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Non-combatant bars are difficult to find!

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Wow! Beautiful... you can see that the crown on the RAO is correct in shape/design, material and patina. Is the ring which hold the bow (Bandschleife) on the RAO in Gold? Usually they were on the large medal bars (Grossordenschnallen) or when these awards were issued/bestowed (before WWI/1916). Nice also the unusual over-sided crown on the last ribbon; are the narrow stripes on the sides green or light blue?

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  • 2 weeks later...

Indeed Vince - although very similar to the ribbon meant for the "Kriegserinnerungszeichen des Bayerischen Landesvereins vom Roten Kreuz", the silver stripes on this examples are narrower and more reminiscent of the Bulgarian ribbon.

It would not surprise me if Bulgarian ribbon was more readily available during the early Weimar period than the award's intended ribbon. The medal itself is tied down with black ribbon in the exact same manner as the other two.  

Another medal bar to recently come my way; the Wilhelmskreuz is the version with the blank reverse rather than the type with the 'kriegsverdienst' inscription. Can anyone highlight the exact reasons as to why a blank-reverse version was issued?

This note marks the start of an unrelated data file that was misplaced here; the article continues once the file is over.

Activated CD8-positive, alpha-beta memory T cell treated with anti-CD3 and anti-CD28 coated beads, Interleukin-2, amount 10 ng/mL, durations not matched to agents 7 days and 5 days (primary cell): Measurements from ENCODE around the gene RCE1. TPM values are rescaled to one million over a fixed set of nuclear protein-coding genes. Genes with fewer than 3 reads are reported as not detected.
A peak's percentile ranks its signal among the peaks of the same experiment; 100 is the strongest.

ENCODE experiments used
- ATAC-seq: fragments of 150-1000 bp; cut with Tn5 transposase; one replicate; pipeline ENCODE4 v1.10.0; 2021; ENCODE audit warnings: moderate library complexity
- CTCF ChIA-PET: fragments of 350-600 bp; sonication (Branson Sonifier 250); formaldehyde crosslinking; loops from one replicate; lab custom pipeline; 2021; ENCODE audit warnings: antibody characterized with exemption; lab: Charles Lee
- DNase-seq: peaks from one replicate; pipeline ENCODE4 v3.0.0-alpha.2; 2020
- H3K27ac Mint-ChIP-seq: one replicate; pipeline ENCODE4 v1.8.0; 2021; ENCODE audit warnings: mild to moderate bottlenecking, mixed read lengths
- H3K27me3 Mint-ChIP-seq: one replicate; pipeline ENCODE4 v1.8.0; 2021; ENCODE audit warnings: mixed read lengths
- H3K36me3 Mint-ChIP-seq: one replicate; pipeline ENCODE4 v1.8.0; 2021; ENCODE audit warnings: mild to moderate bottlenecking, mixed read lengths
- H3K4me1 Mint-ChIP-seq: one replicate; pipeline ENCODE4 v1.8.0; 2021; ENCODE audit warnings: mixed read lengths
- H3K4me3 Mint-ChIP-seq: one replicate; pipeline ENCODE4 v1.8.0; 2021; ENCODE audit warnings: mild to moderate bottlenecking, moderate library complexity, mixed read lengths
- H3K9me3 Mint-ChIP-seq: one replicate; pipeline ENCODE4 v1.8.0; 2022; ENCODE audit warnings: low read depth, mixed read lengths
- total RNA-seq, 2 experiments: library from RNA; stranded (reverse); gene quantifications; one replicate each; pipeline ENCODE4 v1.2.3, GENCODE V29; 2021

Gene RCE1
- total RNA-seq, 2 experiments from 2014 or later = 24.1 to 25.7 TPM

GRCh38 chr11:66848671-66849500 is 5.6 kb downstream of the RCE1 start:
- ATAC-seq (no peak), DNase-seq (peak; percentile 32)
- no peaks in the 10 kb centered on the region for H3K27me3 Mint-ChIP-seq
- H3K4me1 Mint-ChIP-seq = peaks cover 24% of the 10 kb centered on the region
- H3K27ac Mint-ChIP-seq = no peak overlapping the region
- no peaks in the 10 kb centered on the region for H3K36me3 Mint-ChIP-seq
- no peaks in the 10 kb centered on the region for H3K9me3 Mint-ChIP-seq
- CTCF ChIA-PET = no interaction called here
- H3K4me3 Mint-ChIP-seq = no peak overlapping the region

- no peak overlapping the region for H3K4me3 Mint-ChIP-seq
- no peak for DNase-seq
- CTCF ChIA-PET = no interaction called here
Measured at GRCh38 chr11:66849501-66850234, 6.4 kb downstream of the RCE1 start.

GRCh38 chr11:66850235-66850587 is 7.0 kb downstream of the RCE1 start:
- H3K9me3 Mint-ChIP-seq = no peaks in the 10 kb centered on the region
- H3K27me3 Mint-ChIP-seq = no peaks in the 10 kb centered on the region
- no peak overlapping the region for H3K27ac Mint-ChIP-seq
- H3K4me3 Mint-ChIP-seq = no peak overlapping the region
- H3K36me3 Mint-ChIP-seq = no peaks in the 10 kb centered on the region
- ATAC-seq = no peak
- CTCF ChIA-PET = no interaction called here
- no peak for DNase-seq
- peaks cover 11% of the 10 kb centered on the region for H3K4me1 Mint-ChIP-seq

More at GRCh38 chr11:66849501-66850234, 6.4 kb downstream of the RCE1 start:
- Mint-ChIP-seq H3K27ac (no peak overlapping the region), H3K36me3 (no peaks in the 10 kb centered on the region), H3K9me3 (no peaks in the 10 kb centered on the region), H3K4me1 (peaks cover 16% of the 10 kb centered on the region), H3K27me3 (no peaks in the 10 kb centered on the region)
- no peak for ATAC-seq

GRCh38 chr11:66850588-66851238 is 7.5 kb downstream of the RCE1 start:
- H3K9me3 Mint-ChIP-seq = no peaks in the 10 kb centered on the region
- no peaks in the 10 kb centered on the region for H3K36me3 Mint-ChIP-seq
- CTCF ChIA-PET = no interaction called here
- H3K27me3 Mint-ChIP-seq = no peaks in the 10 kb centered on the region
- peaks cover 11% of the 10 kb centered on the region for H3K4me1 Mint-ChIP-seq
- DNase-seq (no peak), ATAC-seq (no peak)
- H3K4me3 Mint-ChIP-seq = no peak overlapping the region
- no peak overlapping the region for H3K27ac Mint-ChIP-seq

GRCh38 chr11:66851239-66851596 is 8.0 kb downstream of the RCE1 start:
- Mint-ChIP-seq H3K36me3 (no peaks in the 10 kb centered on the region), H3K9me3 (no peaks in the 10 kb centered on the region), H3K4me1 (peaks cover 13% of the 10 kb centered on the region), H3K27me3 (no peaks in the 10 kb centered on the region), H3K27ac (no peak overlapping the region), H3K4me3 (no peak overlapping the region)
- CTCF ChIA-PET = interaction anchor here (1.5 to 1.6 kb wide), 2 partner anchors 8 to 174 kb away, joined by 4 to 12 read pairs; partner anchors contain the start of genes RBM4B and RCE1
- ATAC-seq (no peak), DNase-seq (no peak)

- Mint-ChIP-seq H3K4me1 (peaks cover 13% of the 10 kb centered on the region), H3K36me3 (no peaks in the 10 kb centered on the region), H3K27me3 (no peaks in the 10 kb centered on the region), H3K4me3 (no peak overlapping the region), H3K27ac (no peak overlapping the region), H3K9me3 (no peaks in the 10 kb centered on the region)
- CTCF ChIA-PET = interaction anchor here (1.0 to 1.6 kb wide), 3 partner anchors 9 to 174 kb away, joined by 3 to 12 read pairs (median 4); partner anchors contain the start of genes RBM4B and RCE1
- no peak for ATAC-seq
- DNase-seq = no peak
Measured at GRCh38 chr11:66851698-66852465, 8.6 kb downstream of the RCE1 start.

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As I understand it, the Wilhelm's cross was an award for merit and not a bravery award.  Even the awards with swords are considered non-combat awards to military personnel.  The non swords awards with the "KRIEGS VERDIENST" reverse were awarded for home front service directly related to the war effort while the blank reverse style was awarded for public welfare service.

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I assume you are referring to the cross after the Iron Cross? It is the Prussian Verdienstkreuz für Kriegshilfe, which basically replaced the Iron Cross on the white/black ribbon for merit on the homefront. As a Prussian war decoration, it ranked ahead of peacetime decorations, even orders of knighthood, so it is in its proper place. 

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  • 2 months later...

An award I have been after for a considerable period of the time; Sachsen Meiningen's Kreuz für Verdienste in Kriege on the non-combatant ribbon. As per Rick Lundstrom and Daniel Krause's rolls, there were between 650-680 such awards.

This completes my Sachsen-Meiningen trilogy of non-combatant awards, taking its place alongside the Medaille für Verdienste in Kriege on non-combatant ribbon (shown previously in this thread) and  the Kreuz für Verdienst von Frauen und Jungfrauen on ladies bow.



Another recent acquisition - a three-place medal bar with campaign awards in steel for the war of 1870 and, more notably, the Second Schleswig War. Still looking for the non-combatant campaign awards for 1848 and 1866.




Finally, a nice little bar also with the non-combatant campaign medal in steel for 1870, but on the combatant ribbon. (ironically for stay-at-homes, never understood the logic behind that one!). 



Edited by redeagleorder
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I don't think an ID is possible, only the RAO, KDM and LOE would show up in the ranklists. The Order of the Oakcrown is a pre-1890 award (Dutch rather than Luxemburgian) and the RAO is pre-1885. This gives it a bit of a window which might help, you never know

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